Leadership,  Professional Development

The Purpose-Driven Journey

My very first office job was at a small project management consulting firm in Atlanta, GA. The firm provided week-long in-person workshops to prepare project managers for the PMP certification exam. They had a team of 10 project managers who traveled across the country to deliver corporate training sessions, and I’d been hired as an Assistant/Receptionist.

The best thing about this job was the down time. I immediately took to project management. I didn’t have the experience to qualify for the PMP, so I read the PMBOK instead. I loved helping the PMs edit training materials and would sit in on classes when they were held locally. They were all great teachers, and I was a very eager student. I didn’t quite know what I wanted to “do with my life”, but I knew that I really dug project management. I will be forever grateful to those PMs for sharing their knowledge.

I began my next job at CARE USA as a temp, helping the HR department while an employee was on maternity leave. I’d read about the NGOs’ humanitarian efforts and wanted to be a part of the organization. Lucky for me, they were headquartered in Atlanta. I applied for the ONLY job I was qualified for at the time (Executive Assistant). I didn’t get it, but they offered the temp position which I accepted. I would remain there for 4 years, much attributed to my recently acquired project management skills.

You see, I was so eager to apply what I’d learned at the PM firm, that I would literally beg the leaders in our 30 person HR department to allow me to manage any HR projects that were taking place. Y’all, I still marvel at what I was allowed to manage in those days. CARE is a large, international organization, and I’m thankful they trusted a young whippersnapper in her early 20s.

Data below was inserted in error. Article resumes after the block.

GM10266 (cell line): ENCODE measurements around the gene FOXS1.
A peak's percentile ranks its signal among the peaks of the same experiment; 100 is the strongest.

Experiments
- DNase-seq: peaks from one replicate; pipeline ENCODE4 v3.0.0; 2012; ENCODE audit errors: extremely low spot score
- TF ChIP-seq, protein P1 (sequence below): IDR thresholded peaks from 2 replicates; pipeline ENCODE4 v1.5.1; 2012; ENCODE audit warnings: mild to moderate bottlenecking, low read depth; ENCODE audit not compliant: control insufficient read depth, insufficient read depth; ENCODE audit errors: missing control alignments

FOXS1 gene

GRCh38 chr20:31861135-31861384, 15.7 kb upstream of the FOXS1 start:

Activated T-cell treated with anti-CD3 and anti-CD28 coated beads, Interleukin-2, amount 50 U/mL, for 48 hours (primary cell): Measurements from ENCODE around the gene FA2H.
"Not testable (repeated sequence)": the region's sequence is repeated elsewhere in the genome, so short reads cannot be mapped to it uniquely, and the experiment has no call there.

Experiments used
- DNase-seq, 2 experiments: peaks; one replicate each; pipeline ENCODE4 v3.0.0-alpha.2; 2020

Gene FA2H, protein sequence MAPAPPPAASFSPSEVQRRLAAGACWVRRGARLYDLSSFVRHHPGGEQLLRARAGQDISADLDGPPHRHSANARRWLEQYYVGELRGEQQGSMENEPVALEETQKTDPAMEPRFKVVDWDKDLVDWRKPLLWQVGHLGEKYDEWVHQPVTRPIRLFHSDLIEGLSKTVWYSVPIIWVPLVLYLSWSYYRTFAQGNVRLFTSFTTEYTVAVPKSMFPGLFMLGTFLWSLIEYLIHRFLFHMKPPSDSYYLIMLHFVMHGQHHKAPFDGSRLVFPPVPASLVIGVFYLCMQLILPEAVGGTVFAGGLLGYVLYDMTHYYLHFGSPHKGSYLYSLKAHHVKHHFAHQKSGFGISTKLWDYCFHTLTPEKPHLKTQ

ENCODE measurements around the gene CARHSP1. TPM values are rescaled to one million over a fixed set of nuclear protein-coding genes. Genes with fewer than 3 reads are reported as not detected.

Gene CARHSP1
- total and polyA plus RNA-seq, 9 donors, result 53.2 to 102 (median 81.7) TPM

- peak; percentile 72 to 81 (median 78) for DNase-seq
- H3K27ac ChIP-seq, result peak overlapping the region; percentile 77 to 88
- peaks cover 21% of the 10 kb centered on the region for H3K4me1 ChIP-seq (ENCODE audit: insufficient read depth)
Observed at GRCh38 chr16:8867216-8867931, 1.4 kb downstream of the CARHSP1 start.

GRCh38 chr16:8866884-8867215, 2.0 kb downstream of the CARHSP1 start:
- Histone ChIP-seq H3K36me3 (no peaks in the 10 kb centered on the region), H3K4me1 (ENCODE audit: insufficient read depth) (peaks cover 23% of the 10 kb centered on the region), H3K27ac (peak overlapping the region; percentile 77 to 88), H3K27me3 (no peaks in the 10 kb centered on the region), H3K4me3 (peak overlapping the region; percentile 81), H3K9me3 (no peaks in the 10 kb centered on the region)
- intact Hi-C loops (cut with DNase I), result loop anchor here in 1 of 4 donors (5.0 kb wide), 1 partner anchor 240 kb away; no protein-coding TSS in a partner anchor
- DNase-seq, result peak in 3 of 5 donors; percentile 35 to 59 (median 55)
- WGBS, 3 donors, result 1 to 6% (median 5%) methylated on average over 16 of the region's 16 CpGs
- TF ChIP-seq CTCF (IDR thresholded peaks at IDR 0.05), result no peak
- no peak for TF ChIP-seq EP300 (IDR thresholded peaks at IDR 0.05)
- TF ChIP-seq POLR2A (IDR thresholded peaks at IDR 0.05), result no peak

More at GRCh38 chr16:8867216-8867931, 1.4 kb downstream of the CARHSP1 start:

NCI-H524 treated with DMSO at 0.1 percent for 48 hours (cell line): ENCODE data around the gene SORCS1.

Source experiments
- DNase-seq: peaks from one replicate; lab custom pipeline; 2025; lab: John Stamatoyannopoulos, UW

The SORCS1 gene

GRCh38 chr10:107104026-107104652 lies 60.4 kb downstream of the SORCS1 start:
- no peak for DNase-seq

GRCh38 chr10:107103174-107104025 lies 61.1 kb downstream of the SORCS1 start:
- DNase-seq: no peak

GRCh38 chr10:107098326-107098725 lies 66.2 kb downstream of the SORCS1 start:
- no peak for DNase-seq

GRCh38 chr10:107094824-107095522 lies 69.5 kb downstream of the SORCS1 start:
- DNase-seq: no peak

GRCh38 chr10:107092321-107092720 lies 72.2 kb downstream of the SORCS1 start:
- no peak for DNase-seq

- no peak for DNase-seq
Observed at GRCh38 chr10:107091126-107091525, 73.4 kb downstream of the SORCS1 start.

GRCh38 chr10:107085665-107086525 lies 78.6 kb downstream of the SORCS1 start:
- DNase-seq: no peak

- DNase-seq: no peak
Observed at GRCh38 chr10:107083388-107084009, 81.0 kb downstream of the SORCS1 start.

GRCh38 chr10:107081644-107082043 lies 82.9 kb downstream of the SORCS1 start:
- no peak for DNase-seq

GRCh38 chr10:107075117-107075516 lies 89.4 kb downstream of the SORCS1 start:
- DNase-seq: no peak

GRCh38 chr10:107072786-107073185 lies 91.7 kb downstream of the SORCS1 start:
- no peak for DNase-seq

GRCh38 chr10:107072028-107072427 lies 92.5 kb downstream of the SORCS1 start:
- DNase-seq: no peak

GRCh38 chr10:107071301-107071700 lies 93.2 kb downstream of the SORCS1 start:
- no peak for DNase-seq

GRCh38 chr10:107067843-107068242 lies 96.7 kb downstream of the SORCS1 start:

Around this time, the company selected a new HRIS, and were about to kick off the implementation project. I (of course) volunteered to be on the team. I was in heaven! The consultant let me borrow her configuration manuals (physical spiralbound books, ~300 pages each). I read them all and offered to be her assistant. By the end of the implementation project, I was a product SME, responsible for delivering end-user training, eventually serving as the HRIS Specialist for the organization.

When we have a center compass that guides our career choices, we know why we do the things we do. We ponder our choices and decisions thoughtfully to ensure there is meaning behind them, and they align with our values. We understand there are things that are much more important than chasing just a bump in salary or the “prestige” of a company name.

If I hadn’t defined (for myself) what mattered to me in these early days, it’s unlikely I would have had the amazing career experiences that I’ve had.

Knowing my “why” back then fueled my performance and continues to do so today. In those early days, I wanted to absorb as much knowledge from the people around me, so that I could one day have the skills to do what they were doing. By volunteering, I was given the chance to serve on projects with people across the world from different backgrounds and experiences, all while having the ability to apply my newly acquired PM skills while also learning new ones. As I’ve gained more experience, knowledge, and grown up a bit, my “why” has evolved, but I continue to remain committed to ensuring that what I do is meaningful and aligns with my values.

Over the years, I’ve found the real power of purpose is that it helps us shape our careers around something meaningful. Our success is measured by the depth of impact, not just in milestones. You will not find purpose in your job title or where you sit on the org chart, but in the depth of your engagement with others, the richness of your contributions, and how you approach your own development.

Basically, it comes down to this.

You want to make an impact, find your purpose.